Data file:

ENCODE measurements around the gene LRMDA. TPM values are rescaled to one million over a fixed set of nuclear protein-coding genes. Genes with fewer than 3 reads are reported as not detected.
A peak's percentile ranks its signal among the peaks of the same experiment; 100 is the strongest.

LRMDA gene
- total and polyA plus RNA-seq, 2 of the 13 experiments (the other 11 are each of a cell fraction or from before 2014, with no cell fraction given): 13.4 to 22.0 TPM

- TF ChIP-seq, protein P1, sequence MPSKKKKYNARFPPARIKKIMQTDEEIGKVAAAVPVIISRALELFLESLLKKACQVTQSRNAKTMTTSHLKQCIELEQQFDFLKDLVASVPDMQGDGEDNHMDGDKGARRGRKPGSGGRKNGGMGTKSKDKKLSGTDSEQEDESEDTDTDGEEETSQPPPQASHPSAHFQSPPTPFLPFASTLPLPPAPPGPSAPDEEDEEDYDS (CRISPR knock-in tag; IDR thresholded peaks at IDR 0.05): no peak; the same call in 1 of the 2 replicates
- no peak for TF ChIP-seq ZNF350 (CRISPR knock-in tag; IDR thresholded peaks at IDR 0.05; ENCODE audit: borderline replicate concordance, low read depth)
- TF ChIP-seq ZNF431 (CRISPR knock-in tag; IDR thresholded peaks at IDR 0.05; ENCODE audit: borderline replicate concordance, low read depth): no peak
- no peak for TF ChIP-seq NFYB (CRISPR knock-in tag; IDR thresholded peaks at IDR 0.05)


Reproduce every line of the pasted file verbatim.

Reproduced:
ENCODE measurements around the gene LRMDA. TPM values are rescaled to one million over a fixed set of nuclear protein-coding genes. Genes with fewer than 3 reads are reported as not detected.
A peak's percentile ranks its signal among the peaks of the same experiment; 100 is the strongest.

LRMDA gene
- total and polyA plus RNA-seq, 2 of the 13 experiments (the other 11 are each of a cell fraction or from before 2014, with no cell fraction given): 13.4 to 22.0 TPM

- TF ChIP-seq, protein P1, sequence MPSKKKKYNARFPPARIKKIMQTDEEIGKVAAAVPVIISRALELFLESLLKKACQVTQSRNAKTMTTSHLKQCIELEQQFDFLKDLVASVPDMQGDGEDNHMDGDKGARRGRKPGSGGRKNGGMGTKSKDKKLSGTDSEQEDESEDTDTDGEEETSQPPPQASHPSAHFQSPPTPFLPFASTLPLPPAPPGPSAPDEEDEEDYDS (CRISPR knock-in tag; IDR thresholded peaks at IDR 0.05): no peak; the same call in 1 of the 2 replicates
- no peak for TF ChIP-seq ZNF350 (CRISPR knock-in tag; IDR thresholded peaks at IDR 0.05; ENCODE audit: borderline replicate concordance, low read depth)
- TF ChIP-seq ZNF431 (CRISPR knock-in tag; IDR thresholded peaks at IDR 0.05; ENCODE audit: borderline replicate concordance, low read depth): no peak
- no peak for TF ChIP-seq NFYB (CRISPR knock-in tag; IDR thresholded peaks at IDR 0.05)